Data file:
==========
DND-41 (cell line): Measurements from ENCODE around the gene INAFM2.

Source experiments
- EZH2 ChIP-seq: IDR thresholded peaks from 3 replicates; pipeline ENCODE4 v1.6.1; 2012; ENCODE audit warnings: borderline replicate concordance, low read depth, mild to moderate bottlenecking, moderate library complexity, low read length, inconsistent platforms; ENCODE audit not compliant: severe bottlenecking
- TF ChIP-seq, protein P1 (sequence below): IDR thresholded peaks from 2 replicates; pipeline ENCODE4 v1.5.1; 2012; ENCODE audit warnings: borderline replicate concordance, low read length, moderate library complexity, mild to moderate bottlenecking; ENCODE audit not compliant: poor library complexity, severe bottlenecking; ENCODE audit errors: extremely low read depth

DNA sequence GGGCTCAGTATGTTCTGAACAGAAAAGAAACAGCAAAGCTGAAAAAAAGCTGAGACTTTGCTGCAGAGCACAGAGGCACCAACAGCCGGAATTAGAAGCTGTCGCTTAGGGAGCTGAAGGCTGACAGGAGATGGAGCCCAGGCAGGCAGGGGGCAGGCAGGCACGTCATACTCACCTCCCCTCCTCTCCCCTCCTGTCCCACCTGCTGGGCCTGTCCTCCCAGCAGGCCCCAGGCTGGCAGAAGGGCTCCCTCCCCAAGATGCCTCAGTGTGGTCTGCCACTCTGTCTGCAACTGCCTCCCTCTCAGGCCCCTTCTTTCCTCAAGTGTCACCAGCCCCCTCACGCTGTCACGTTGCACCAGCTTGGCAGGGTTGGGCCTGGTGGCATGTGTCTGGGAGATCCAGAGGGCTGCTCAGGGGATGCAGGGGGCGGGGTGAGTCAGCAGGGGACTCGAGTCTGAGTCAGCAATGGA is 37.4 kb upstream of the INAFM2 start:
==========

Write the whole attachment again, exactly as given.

DND-41 (cell line): Measurements from ENCODE around the gene INAFM2.

Source experiments
- EZH2 ChIP-seq: IDR thresholded peaks from 3 replicates; pipeline ENCODE4 v1.6.1; 2012; ENCODE audit warnings: borderline replicate concordance, low read depth, mild to moderate bottlenecking, moderate library complexity, low read length, inconsistent platforms; ENCODE audit not compliant: severe bottlenecking
- TF ChIP-seq, protein P1 (sequence below): IDR thresholded peaks from 2 replicates; pipeline ENCODE4 v1.5.1; 2012; ENCODE audit warnings: borderline replicate concordance, low read length, moderate library complexity, mild to moderate bottlenecking; ENCODE audit not compliant: poor library complexity, severe bottlenecking; ENCODE audit errors: extremely low read depth

DNA sequence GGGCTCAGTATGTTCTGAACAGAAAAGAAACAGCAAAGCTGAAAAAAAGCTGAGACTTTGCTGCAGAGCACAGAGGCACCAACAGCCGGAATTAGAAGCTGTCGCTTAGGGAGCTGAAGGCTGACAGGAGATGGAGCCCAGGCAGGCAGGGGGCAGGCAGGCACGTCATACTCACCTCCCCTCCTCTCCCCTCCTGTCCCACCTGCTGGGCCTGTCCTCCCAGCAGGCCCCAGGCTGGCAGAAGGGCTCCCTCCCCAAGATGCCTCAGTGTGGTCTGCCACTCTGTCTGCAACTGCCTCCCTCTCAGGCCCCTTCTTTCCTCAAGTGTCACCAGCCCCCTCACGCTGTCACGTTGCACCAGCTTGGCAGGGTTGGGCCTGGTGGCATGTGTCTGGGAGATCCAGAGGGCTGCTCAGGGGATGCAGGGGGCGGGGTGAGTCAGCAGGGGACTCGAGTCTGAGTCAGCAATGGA is 37.4 kb upstream of the INAFM2 start: